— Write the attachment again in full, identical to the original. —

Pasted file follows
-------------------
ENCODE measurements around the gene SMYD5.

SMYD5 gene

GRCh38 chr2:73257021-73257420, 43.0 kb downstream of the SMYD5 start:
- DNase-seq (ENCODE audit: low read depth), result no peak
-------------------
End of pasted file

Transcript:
ENCODE measurements around the gene SMYD5.

SMYD5 gene

GRCh38 chr2:73257021-73257420, 43.0 kb downstream of the SMYD5 start:
- DNase-seq (ENCODE audit: low read depth), result no peak